Pitching for us is one of the highlights of agency life. The collaboration, teamwork, ideation, creativity, and sheer pace at which we come together as a team never fails to excite. Add to this the pressure of competition and the very real desire to work with the client or brand in question creates an intoxicating concoction that ensures we approach every new pitch with the same level of enthusiasm.
One of the most interesting facets of pitching is the ability for one team to leave a pitch with totally opposing experiences and feelings about how it’s gone for them – it’s often a mixed bag of emotions! The best pitches, either won or lost (preferably won!) are the ones where you walk away knowing you have done your best possible work, both at the pitch and in the run up to it.
Two lessons of advice from my experience, and echoed by my team would be:
Yes, prospective clients want to see great work, new ideas and innovative thinking, but above this they want to be able to connect with you as people and as a team. They want to be able to envision themselves working with you, trusting you and more importantly being able to enjoy the whole process with you. The best way to demonstrate this is by taking your authentic self into the pitch and letting them see your personality. As a rule, we use no scripts in our pitches to encourage each personality and passion to shine through to the client.
Make it memorable
Pitching is competitive and so you need to be memorable, especially when your client may have had several pitches presented to them over a short space of time. People remember how you made them feel, so we treat every pitch like an event and invest time in thinking how we can give maximum impact and stand out. Using a survey prior to one pitch allowed us to obtain everyone’s favourite chocolate bar or biscuit which were then waiting for them at the start of our meeting – they created a great buzz and a positive atmosphere from the get-go! But even something as simple as checking LinkedIn for any buzz topics and notable information can help you to find ways to connect and be memorable with your prospective client.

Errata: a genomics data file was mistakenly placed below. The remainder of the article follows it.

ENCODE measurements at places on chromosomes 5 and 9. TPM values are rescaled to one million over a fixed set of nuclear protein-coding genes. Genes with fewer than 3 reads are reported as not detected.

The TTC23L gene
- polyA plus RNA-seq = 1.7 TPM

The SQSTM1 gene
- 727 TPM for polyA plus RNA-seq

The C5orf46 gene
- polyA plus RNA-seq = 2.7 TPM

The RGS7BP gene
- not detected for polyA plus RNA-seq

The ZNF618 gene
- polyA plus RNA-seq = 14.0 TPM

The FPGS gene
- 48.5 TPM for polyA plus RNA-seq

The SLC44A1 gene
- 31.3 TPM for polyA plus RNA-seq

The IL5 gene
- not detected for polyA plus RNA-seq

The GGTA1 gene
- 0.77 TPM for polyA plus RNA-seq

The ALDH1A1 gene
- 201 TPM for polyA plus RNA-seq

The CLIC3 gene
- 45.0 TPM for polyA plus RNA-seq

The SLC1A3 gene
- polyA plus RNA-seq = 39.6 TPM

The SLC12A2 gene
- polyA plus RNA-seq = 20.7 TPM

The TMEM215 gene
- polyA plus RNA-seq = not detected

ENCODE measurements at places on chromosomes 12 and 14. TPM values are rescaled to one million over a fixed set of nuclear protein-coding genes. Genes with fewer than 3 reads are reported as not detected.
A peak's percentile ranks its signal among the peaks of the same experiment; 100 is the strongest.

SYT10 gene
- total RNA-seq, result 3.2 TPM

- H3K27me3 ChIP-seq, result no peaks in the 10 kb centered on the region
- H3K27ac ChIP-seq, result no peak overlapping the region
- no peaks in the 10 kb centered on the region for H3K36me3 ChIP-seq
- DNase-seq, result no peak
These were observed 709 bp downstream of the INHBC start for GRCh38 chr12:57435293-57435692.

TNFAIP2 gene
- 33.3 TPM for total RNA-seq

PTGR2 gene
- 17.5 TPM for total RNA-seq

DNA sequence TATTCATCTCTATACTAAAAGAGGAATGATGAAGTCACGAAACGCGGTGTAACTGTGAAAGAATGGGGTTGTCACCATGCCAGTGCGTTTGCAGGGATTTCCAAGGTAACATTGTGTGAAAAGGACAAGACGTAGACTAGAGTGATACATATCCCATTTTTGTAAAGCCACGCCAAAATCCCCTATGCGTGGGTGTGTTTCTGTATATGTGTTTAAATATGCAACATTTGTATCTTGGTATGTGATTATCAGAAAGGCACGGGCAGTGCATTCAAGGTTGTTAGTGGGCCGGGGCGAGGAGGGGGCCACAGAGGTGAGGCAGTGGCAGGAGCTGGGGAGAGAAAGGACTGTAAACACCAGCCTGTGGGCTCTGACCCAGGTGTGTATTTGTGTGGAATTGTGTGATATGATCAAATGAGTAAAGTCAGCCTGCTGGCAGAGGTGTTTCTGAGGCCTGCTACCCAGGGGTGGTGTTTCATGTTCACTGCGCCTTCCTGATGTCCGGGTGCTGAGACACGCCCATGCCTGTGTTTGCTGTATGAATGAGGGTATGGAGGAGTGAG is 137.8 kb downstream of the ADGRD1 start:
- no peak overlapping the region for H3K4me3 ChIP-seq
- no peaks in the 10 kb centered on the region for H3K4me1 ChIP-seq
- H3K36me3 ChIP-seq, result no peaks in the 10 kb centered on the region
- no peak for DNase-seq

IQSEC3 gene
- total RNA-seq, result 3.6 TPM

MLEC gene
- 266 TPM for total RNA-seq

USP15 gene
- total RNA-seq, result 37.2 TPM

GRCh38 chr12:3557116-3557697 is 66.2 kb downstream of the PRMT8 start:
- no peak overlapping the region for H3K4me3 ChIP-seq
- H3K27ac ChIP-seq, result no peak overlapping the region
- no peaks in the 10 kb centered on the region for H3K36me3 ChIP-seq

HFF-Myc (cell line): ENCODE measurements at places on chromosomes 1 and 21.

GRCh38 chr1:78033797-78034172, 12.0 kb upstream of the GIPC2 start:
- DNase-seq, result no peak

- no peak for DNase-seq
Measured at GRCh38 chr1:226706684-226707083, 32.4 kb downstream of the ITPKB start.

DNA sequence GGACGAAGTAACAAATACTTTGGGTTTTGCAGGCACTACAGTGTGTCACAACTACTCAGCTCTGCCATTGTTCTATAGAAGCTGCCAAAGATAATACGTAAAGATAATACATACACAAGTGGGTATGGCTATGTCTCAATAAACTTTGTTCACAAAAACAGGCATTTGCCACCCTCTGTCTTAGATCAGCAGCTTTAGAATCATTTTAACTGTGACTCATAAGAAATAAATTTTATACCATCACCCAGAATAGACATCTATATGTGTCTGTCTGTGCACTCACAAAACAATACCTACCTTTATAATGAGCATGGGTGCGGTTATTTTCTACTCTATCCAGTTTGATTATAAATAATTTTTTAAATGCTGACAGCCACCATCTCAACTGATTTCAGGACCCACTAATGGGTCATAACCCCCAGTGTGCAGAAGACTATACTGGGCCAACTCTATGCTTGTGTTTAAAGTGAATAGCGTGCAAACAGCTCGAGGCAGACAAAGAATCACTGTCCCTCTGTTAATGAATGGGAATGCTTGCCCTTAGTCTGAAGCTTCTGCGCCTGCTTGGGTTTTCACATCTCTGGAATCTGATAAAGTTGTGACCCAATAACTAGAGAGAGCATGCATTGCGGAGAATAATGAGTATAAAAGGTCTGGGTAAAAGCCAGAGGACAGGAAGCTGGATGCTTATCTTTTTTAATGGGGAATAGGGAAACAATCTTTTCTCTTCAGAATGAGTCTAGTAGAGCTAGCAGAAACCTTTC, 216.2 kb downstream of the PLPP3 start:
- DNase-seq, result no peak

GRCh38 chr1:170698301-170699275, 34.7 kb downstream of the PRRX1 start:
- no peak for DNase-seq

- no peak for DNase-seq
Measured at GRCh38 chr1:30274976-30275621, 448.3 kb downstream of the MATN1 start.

Rob Allen, sales and partnerships director, ClickThrough Marketing
Within the past two weeks, ClickThrough have set our personal pitching record of pitching to 6 different companies. It’s been a fast paced and challenging experience but, given that all of these took place over Zoom, we’ve been able to put consistent levels of energy into each. With such a large concentration of pitches in this short amount of time, we’ve naturally picked up a few lessons about pitching on Zoom, showing there’s still a huge amount to learn through digital pitches.
The main lesson is simply to be prepared. Of course, a benefit of pitching over Zoom is being able to absolutely maximise the time you have to work on your deck. Whilst this is by no means a safety blanket, when you no longer have to allocate travel time to a pitch, you can get involved in a little super fine tuning. Being well prepared also takes the strain out of any of the issues and interruptions we’ve all been faced with at home.